Demodulated audio is guided via VAC1 … VAC6 to six different instances of the free YAND GMDSS decoder – see screenshot at the bottom.
There are great many other applications of this revolutionary combination to which I will come back later.
The new Redpitaya (RP-16) has arrived here, see photo gallery at the bottom. With now 16 bit and a largely improved input section, it promises to match amateur’s and SWL’s needs for an able SDR transceiver or receiver even better than its predecessors with 12 and 14 bit.
My initial idea was to get a nice, fool-proof, competetive SDR with up to 30 MHz bandwidth for just around 450$. However, from start, the RP-16 seems to test more me than vice versa. First, me and a most capable friend didn’t get it going at all. Here, secondly, Joerg, DD8JM, stepped in and did wonders with the Micro card from which the RP-16 has to read its software after sniffing power. It turned out that the card had two partitions and three software versions on the card – which you cannot see with Windows od Mac OS, but with Linux only. And RP didn’t liked that. Thankfully, Jörg tided up the card, and it worked – at least over a router.
The only SDR software available at early July 2019 seems to be openHPSDR. So, over a modem it all worked in general, see screenshot at top. But there were annoying audio drops and occasional overdrive from strong signals – despite an extra 30 MHz low-pass filter from Heros and bright daytime.
Despite having worked on this for many hours, I am still not quite sure who is testing whom. At least so far, my test of the new Redpitaya was disappointing. Maybe it will live up to my expectations under another software, namely Simon Brown’s (G4ELI) SDRC. I will see, because with 69g only, it doesn’t make an ideal paperweight …
If you made different experiences, tell me! I would be more than pleased to jump in and spread such welcomed news.
When I saw the late Chuck Berry in concert with Jerry Lee Lewis, the latter was announced as: “… the killer speaking!” Having switched on Winradio’s WR-G65DDCe, or ‘Excalibur Sigma’, the also breathtaking show of this receiver reminds me to that concert: The Sigma is also kind of a killer to all other software-defined radio (SDRs) for which it now defines the benchmark in nearly all aspects.
It comes as the top model of a highly respected line of SDRs from Winradio in Australia, which pioneered the market of high performance receivers defining the state of the art. For hobbyists, the Winradios often define the utmost price tag they want to pay. Whereas professionals, in opposite, are happy to get an excellent peformance at modest costs. Yes, buying the Sigma will set you back nearly 7’000 Euros, but: “Madame, there is no second.”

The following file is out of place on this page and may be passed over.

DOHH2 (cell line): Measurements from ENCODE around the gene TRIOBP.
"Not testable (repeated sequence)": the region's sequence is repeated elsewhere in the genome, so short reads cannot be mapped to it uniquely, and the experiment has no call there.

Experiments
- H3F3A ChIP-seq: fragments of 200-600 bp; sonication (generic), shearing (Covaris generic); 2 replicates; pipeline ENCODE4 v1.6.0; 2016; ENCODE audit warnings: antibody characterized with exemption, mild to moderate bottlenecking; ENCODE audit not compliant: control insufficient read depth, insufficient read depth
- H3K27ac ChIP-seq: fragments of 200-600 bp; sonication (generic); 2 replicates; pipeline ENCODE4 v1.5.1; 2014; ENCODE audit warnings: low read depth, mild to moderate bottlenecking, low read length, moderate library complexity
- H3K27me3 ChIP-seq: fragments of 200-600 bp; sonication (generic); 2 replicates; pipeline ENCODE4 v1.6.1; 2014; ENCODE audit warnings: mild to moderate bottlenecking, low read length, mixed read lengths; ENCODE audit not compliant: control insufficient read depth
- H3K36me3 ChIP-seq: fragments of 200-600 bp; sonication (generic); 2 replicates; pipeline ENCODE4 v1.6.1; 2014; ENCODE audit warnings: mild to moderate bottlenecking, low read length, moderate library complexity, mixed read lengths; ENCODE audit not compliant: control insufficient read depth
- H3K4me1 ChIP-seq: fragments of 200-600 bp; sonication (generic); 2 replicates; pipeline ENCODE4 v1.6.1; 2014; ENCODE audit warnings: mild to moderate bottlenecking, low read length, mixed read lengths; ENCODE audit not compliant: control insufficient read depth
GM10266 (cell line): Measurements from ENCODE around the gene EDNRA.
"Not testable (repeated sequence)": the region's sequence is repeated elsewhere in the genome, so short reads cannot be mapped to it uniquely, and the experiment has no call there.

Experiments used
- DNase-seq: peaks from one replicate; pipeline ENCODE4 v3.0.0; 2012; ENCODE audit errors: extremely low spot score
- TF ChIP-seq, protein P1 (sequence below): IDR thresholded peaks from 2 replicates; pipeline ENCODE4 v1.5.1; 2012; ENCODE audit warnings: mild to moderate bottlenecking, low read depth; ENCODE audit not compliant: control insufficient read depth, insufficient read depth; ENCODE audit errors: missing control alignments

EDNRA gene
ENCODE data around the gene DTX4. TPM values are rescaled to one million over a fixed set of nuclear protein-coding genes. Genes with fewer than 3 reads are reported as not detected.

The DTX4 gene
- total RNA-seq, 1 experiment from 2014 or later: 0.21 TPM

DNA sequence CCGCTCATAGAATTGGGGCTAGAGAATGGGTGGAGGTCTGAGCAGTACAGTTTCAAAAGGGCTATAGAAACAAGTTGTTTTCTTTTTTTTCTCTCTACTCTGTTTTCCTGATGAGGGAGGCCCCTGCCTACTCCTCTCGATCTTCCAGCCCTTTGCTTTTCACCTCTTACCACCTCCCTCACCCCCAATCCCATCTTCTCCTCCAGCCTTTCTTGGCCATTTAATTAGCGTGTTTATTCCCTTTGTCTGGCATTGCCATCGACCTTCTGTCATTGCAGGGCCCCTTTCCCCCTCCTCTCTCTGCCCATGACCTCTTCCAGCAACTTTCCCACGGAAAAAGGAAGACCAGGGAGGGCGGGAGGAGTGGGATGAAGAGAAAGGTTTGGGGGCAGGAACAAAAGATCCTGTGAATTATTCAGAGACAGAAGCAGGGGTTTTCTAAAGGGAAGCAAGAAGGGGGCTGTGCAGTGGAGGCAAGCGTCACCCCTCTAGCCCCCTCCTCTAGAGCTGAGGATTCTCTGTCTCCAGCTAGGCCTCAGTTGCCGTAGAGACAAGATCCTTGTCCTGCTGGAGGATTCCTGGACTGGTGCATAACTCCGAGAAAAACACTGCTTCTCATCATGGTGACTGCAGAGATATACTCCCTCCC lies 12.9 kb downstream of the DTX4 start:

What makes the Sigma unique? First, it is its covering up to 64 MHz with 16 bit resolution flawlessly over an USB3.0 connection, resulting in a spurious-free dynamic range of 111 dB (2 dB lighter with pre-amplifier). You may record this full range even onto external hard disk without loosing a bit. Then you may play back and tune it as live from the hard disk, offline and flawlessly. The whole HF range from 0 to 32 MHz needs about 155 MB/s with even some headroom when doubling the range to even 64 MHz. Winradio says, the Sigma will run from a quad core, and they are right: I have it running from a laptop Dell Inspiro 5770 with i7 8550U @1.8 GH, 4 cores, 16 GB RAM, 2TB hard disk. CPU usage during recording a 32 MHz wide range was never over around 12%.
From start, Winradio has built up a solid reputation to combine professional hardware delivering top performance with intuitive software, resulting in a nearly unsurpassed user experience. As you can rely on the published data, I want to concentrate on Sigma’s practice. This will be a work in progress as it should include some time-consuming recordings and comparisons.
P.S. UK’s „Radiouser“ and Germany‘s „Funkamateur“ will publish an in-depth article on the Sigma in their September issues. Stay tuned.
This is an update from my post two days ago. I have expanded the number of test signals and added some hints.
Often I am asked – and sometimes even asking myself! – “Which one is the best decoder for ALE?” This means: Which one delivers the best decoding under demanding conditions?
To test this, I made a recording of twelve stations “on the air” plus one weak signal, buried in Additive White Gaussian Noise, AWGN. All signals are correctly tuned, no one invers. All were read by at leastby one of my decoders “in a row”.
To test your decoders, you should download this WAV file of 131 seconds length and play it. It can be either directly opened by some decoder, or feed it via virtual audio cable (VAC) into a decoder. I used Audacity for this.
I am as interested in the results as you are – so please drop me a line to dk8ok [at] gmx.net. I like to encourage you to try all ALE decoders you have at hand – the more, the better.
Already the first results were surprising. This concerned both, the decoding ability of the decoders and the repeatability of the test. So far, the following decoders had participated: go2monitor, Krypto500, MARS-ALE, MultiPSK, Sorcerer, and W-Code. Steve, N2CKH, had written some valuable hints to optimize his MARS-ALE software for SIGINT purposes – please see his comment.
Just after the spring equinox, interdisciplinary artist Amanda Dawn Christie did another performance of her ionospheric transmission art project “Ghosts in the Air Glow” via the High Frequency Active Auroral Project HAARP near Gakona/Alaska. I took an HF recording of a range, covering all frequencies and times scheduled – see here. At my location, on March 26th, 2019, reception was possible only on 5.100 kHz (best), 6.900 kHz, 7.900 kHz and 8.000 kHz. Signal strength was too low to hear any modulation, but the characteristics of the signals did exactly match the schedule – see screenshots and captions below.